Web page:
Tag Archives: book launch

Book launch for ‘Gothic Architecture in Spain: Invention and Imitation’, Courtauld Institute of Art, 12th February, 6.30-8pm

Please join us for the launch of Gothic Architecture in Spain: Invention and Imitation, eds Tom Nickson and Nicola Jennings: https://courtauld.ac.uk/event/gothic-architecture-in-spain-invention-and-imitation-book-launch 

6.30pm, Research Forum South Room, Courtauld Institute of Art, Vernon Square, Penton Rise, London WC1X 9EW

From the dazzling spectacle of Burgos Cathedral to the cavernous nave of Palma Cathedral or the lacy splendour of San Juan de los Reyes, Spain preserves a remarkable variety of inventive but little understood Gothic buildings. Yet Gothic architecture in Spain and the Spanish kingdoms has traditionally been assessed in terms of its imitation of northern European architecture, dismissed for its ‘old-fashioned’ or provincial quality, and condemned for its passive receptivity to ‘Islamic influence’. But did imitation really triumph over invention in the architecture of medieval Iberia? Are the two incompatible? Can inventio and imitatio offer useful or valid analytical tools for understanding Gothic architecture? And to what extent are invention or imitation determined by patrons, architects, materials or technologies? This essay collection brings together leading scholars to examine Gothic architecture from across Iberia from the thirteenth to the sixteenth century, and provides the first significant account of Spanish Gothic architecture to be published in English since 1865.

The launch directly follows a Medieval Work-in-Progress Seminar by Beate Fricke, ‘Colour and Chaos’, starting at 5pm in the same room. Attendance is free and all are welcome to attend. Details here: https://courtauld.ac.uk/event/colour-and-chaos

Book Launch: ‘Black but Human’: Slavery and Visual Arts in Hapsburg Spain, 1480–1700′ by Carmen Fracchia, Peltz Gallery, Birkbeck University of London, 23 November 2019, 3–5pm

A book launch and Q&A will be held on the 23 November3–5pm, at the Peltz Gallery, Birkbeck University of London.

In this book launch, Birkbeck scholar Mpalive Msiska will interview Dr Carmen Fracchia, from the Department of Cultures and Languages, about her new book Black but Human: Slavery and Visual Arts in Hapsburg Spain, 1480–1700 (OUP, 2019). This will be followed by a brief conversation between the author and the visual artist Victoria Burgher, who will give a short presentation of her work.

Carmen Fracchia is a Paraguayan academic trained originally in Italian and Spanish Art History at the Universities of Siena and University College London. She is a Reader in Hispanic Art History at Birkbeck. Her work focuses on the visual articulations of Hispanic intellectual, political, and religious thought about local Spanish and transatlantic slavery, freedom, subjectivity, race, and hybridity, with special emphasis to the visual representations of Africans and Afro-Hispanic enslaved and liberated people, such as Juan de Pareja (Antequera, c.1610-Madrid, c.1670).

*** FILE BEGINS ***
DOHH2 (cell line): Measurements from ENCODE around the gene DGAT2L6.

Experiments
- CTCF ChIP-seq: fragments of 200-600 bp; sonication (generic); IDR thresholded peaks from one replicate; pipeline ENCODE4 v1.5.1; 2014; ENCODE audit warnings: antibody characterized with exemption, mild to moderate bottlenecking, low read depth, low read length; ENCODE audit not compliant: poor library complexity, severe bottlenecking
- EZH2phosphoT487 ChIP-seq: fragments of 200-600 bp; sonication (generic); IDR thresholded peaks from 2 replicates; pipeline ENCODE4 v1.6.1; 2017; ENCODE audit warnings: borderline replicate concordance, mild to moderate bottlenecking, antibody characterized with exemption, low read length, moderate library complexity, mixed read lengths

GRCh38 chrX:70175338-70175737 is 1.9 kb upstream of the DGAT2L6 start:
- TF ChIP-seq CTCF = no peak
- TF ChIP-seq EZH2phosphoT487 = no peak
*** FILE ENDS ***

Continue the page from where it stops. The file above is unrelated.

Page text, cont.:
Mpalive Msiska is a Malawian academic who is a Reader in English and Humanities at Birkbeck where he teaches courses and supervises research work on Post-colonial and Global literatures as well as interdisciplinary subjects. He has previously taught at Bath Spa University and the University of Malawi, among others. His publications include Post-Colonial Identity in Wole Soyinka (2007), Wole Soyinka (1998), Writing and Africa (1997) and The Quiet Chameleon:  A Study of Poetry from Central Africa (1992) and the most recent chapter ‘Divine Ways of Cognition: the Burden of the Poet-Seer in Soyinka’s Idanre,’ in The Soyinka Impulse, eds Duro Oni and Bisi Adigun. He is a member of the Caine Prize Advisory Board, the Council of the British Institute in Eastern Africa as well as the Editorial Board of the Journal of Southern African Studies.

Victoria Burgher is a multi-disciplinary artist who lives and works in East London. She studied at Goldsmiths College (MA) and her politically engaged practice ranges from sculptural installations and site-specific interventions to collaborative community projects. She is interested in art’s ability to challenge histories and a fascination with materials and process inform her approach to making. Current work uses colonial commodities to decolonise the nostalgic narrative of Empire. She exhibits regularly in the UK and Europe.


Attendance is free but booking is necessary. Please click here to book and here for more information.

Book Launch: A new edition of Goya and his Critics by Nigel Glendinning, Instituto Cervantes, London, 7-8.30pm, 12 December 2017

10355_i_imagen20autorretratoWe celebrate with ARTES (Iberian and Latin American Visual Culture Group) the publication of a new edition of Nigel Glendinning’s Goya and his Critics by Dr Sarah Symmons and Dr Jesusa Vega.

Nigel Glendinning’s Goya and His Critics was first published in English in 1977 and appeared in Spanish some five years later. This was the first great synthesis of the reception of Goya as an artist and this new edition assesses the importance of Glendinning’s research not only for Goya studies but for Hispanic art and culture in general. This study includes essays by Jesusa Vega and Sarah Symmons, a foreword by Valeriano Bozal and analyses Glendinning’s mission to reveal the mysterious and evocative art of Goya to a culture which found the artist’s originality disturbing as well as inspiring.

Sarah Symmons-Goubert has won numerous awards for her academic work. She has published five books on art history, including Art & Ideas, Goya (Phaidon Press, 1998) and Goya, a life in letters (Pimlico, Random House, 2004).

In English

Free admission. RSVP http://bit.ly/goyacritics